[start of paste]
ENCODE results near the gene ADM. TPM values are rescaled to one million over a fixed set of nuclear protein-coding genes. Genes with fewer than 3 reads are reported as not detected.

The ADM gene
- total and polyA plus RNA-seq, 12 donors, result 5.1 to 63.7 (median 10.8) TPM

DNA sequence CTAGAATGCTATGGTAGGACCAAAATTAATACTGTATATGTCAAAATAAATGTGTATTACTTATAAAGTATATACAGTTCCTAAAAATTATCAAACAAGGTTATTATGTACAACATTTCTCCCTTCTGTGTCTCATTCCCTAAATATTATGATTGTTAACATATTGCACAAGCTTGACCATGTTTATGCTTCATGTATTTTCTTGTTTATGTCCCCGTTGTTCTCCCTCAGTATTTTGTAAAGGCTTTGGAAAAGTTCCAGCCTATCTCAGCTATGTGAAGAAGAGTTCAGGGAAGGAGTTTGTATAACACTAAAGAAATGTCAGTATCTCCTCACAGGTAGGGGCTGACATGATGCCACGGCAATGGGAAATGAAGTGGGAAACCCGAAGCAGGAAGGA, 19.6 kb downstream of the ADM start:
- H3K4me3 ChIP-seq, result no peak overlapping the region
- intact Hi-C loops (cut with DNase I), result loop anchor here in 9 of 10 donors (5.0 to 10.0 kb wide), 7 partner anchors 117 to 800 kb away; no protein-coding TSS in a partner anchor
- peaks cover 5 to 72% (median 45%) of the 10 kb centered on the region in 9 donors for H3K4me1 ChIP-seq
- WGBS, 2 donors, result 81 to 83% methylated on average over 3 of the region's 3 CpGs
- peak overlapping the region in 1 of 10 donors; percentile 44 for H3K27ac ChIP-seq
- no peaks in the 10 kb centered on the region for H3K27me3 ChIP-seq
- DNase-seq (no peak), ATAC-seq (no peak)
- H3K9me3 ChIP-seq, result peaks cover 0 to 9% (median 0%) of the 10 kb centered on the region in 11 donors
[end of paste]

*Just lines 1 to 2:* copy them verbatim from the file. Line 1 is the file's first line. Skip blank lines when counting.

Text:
ENCODE results near the gene ADM. TPM values are rescaled to one million over a fixed set of nuclear protein-coding genes. Genes with fewer than 3 reads are reported as not detected.

The ADM gene